ClubCorp's Special Situation Offering 43% Upside

| About: ClubCorp Holdings, (MYCC)


ClubCorp is reviewing strategic alternatives.

There are aspects of the business investors shouldn't like.

The company does sell cheap on a comparative basis, and offers 40% plus upside to investors if the company is sold to a strategic buyer.

ClupCorp Holdings (NYSE:MYCC) announced on January 12, 2017 it's reviewing strategic alternatives to enhance shareholder value. The company has assembled a Strategic Review Committee and Jefferies LLC with Wells Fargo (NYSE: WFC) will be financial advisors to the committee. The push has come from a long time shareholder FrontFour Capital Group for a sale of the company or REIT conversion. The declining share price over the pass two years has made them push back on management for alternatives to enhance value (Please see here). The company's IPO price was $14.50 three years ago and now it sells for $16.60 (with the run up of the strategic review announcement). This opportunity could create a significant risk reward scenario if the business is truly worth more than what it currently sells for, and management does go through with alternative corporate actions to drive value.


Clupcorp is a leading owner/operator of private golf clubs and business clubs. The company has a portfolio of 208 golf, business, and sports clubs throughout the U.S., District of Columbia, and two foreign countries with 186,000 memberships.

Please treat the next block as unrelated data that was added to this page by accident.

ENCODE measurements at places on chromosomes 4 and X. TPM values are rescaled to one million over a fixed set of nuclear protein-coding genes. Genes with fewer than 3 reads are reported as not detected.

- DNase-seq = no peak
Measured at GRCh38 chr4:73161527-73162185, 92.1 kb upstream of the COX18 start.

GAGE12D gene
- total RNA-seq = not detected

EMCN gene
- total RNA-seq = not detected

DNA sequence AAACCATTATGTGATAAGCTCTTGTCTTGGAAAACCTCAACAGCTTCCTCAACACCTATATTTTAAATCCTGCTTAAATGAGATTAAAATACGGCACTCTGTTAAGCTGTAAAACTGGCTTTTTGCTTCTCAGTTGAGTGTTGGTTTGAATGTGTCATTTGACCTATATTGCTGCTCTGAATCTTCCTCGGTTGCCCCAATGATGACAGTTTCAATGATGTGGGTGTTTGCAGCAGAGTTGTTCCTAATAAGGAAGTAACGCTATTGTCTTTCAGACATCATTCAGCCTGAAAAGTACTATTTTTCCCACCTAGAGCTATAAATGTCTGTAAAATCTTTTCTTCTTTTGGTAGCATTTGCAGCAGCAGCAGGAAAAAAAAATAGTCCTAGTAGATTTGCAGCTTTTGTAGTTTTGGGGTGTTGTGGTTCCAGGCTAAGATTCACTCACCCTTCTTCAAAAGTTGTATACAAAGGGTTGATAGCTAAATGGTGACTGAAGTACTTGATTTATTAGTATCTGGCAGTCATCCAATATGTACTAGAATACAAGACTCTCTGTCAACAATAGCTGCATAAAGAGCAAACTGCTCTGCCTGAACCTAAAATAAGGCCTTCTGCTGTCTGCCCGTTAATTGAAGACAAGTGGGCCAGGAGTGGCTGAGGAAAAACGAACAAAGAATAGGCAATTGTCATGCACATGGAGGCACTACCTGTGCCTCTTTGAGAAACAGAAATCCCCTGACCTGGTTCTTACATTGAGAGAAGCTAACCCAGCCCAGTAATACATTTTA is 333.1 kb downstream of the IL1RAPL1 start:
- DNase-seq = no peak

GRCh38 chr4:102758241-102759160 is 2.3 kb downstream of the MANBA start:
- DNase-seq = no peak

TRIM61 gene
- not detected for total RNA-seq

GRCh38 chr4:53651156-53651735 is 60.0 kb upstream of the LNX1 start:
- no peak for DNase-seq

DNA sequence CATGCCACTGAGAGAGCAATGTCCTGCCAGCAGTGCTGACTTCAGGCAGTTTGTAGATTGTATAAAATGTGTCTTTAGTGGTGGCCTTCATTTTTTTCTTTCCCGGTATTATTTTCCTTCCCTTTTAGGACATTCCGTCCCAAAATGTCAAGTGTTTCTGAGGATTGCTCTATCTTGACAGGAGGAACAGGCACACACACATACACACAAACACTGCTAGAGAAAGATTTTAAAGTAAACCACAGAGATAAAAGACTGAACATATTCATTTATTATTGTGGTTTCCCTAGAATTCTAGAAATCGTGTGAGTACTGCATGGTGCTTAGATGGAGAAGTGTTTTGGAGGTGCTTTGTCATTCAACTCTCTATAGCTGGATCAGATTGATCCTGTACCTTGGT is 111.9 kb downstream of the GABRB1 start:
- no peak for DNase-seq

Top Courses within the Portfolio

Firestone Country Club (Hosted the PGA Championship 3x)

The Clubs of Kingwood

Mission Hills Country Club

Stonebriar Country Club

Gleneagles Country Club

The portfolio is attractive with some of the best golf courses in the United States. Management has tried to keep the seasonality risk at a minimum. They have a high concentration of courses in the southern states due to the fact it's an outdoor sport.

Three Main Risks

1. The end market for golf has been in a consistent decline over the past 5 years. There are multiple reasons for this. Golf is a recreational sport that is expensive, time consuming, and not family friendly. When you consider the median price per round is $40 according to golfsmith, and is much higher at nicer courses, it's quite costly to play consistently every week, let alone bringing your whole family. An average round of golf will also take 4-5 hours which younger demographics don't find attractive.

2. Golf courses are a capital-intensive business. Cash needs to keep being plowed back into the business in order for it to operate at optimal conditions. A course golf is easily recognizable if the course is being well maintained, and members expect that. Conditions can quickly deteriorate if not properly cared for. On a TTM basis 2016 capital expenditures were $103 million. Revenue was $1.1 billion, so that means almost every year 10% of revenue needs to be dedicated to capex. Quickly identifiable capex expenditures:

  • Course Greens
  • Course Fairways
  • Course Bunkers
  • Parking Lots